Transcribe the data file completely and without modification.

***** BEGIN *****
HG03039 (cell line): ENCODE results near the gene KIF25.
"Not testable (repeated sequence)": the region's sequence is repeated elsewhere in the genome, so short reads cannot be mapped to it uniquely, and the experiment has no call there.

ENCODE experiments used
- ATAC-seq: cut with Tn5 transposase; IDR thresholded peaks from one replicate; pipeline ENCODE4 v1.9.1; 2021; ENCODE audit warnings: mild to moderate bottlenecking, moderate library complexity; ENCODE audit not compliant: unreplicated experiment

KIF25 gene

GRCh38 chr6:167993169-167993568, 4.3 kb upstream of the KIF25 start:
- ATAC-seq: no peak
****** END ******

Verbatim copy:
HG03039 (cell line): ENCODE results near the gene KIF25.
"Not testable (repeated sequence)": the region's sequence is repeated elsewhere in the genome, so short reads cannot be mapped to it uniquely, and the experiment has no call there.

ENCODE experiments used
- ATAC-seq: cut with Tn5 transposase; IDR thresholded peaks from one replicate; pipeline ENCODE4 v1.9.1; 2021; ENCODE audit warnings: mild to moderate bottlenecking, moderate library complexity; ENCODE audit not compliant: unreplicated experiment

KIF25 gene

GRCh38 chr6:167993169-167993568, 4.3 kb upstream of the KIF25 start:
- ATAC-seq: no peak